It was over ten years ago that Brett Dakin arrived in Vientiane to work at the National Tourism Authority of the Lao PDR, yet he is more involved with Laos than ever. After his PIA fellowship in Lao, Brett worked at the UN in Vienna before entering Harvard Law School, where he served as Editor-in-Chief of the Harvard Human Rights Journal. His book about his experience in Laos, Another Quiet American: Stories of Life in Laos (Asia Books), is critically acclaimed and currently in its fourth printing. Following law school, Brett clerked at the International Criminal Tribunal for the former Yugoslavia in The Hague before joining the law firm of Cleary Gottlieb Steen & Hamilton LLP, where he focused on intellectual property matters. He is currently a research fellow at Columbia Law School.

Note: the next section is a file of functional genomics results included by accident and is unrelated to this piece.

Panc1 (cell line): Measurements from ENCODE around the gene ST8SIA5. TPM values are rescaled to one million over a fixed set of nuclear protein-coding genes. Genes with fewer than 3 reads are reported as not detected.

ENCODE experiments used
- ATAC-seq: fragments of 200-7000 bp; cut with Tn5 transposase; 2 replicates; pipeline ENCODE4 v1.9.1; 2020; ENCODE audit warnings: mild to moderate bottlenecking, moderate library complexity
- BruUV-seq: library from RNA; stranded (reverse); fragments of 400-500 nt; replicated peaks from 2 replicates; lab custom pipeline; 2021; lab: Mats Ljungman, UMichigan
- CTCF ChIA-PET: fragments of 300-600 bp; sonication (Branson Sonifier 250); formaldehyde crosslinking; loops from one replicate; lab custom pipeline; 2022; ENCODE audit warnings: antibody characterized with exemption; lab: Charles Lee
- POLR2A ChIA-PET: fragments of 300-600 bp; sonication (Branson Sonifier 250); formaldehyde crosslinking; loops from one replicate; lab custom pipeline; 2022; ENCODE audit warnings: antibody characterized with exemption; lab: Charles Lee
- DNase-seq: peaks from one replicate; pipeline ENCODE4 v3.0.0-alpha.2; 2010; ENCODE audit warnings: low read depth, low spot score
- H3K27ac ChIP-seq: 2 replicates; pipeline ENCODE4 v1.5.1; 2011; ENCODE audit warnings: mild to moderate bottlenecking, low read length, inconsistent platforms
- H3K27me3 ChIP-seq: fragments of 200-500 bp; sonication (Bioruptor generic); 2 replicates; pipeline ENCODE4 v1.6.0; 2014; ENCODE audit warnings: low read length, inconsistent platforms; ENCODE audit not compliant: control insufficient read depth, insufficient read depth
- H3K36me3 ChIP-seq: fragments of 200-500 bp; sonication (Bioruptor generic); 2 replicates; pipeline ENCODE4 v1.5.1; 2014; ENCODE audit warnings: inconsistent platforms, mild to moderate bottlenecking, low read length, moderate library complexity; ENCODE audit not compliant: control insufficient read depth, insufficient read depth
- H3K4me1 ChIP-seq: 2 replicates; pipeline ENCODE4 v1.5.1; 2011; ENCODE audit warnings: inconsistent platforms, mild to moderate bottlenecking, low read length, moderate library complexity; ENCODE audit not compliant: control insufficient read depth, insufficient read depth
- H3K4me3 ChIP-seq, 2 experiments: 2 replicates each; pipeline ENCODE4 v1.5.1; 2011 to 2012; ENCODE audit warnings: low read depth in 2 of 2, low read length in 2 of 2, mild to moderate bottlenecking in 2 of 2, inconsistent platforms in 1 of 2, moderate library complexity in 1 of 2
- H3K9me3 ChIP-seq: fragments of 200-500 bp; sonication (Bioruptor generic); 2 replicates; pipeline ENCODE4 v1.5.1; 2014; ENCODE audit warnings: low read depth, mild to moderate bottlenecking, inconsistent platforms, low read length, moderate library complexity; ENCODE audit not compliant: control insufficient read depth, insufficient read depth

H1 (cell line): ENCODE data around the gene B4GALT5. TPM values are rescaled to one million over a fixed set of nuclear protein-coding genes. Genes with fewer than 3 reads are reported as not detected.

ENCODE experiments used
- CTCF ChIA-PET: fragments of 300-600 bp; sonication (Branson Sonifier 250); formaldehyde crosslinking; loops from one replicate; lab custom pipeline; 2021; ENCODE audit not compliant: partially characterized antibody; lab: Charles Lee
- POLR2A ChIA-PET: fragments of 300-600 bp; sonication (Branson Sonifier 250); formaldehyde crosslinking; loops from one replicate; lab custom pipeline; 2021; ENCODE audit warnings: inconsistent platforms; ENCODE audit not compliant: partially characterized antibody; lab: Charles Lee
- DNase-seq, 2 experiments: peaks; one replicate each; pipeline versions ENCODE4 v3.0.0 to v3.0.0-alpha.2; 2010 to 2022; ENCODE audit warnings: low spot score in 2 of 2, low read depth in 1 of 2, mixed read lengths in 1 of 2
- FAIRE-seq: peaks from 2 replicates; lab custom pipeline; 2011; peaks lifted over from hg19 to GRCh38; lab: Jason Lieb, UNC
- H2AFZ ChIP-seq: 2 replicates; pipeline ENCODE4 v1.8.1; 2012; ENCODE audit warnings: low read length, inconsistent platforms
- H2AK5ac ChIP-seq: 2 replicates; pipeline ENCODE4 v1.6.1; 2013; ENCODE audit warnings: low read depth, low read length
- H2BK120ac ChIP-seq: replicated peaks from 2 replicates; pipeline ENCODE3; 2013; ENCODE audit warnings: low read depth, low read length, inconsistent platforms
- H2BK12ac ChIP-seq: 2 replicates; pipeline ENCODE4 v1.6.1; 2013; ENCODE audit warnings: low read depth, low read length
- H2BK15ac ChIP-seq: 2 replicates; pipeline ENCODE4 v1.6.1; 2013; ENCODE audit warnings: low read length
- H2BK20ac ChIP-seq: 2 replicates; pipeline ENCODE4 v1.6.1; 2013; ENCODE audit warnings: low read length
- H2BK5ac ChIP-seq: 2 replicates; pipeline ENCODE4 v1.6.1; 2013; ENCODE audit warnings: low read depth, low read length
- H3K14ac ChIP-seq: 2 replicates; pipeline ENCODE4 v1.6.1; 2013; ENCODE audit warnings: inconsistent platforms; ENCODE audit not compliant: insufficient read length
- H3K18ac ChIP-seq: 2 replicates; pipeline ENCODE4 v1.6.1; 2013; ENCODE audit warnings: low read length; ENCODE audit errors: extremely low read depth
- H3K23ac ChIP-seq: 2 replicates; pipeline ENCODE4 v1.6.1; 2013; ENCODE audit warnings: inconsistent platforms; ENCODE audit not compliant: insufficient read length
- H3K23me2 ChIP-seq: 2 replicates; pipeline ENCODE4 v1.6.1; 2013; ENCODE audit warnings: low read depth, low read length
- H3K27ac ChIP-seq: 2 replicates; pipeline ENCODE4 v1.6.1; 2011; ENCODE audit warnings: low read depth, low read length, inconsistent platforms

He remains very passionate about Lao and is currently the chairman of Legacies of War (www.legaciesofwar.org), a non-profit organization dedicated to raising awareness about the bombing of Laos during the Vietnam War and helping allocate resources for the clean up of unexploded ordnance in Laos. Laos is the most heavily bombed country in history, on a per capita basis. Today, more than 35 years after the war, this unexploded ordnance poses a significant danger to rural Lao denizens and accounts for an average of 300 Lao people injured or killed annually. However, the bomb removal program in Laos is effective and efficient, and Legacies of War is working diligently to draw as much attention and as many resources as possible to eradicating the issue of unexploded ordnance.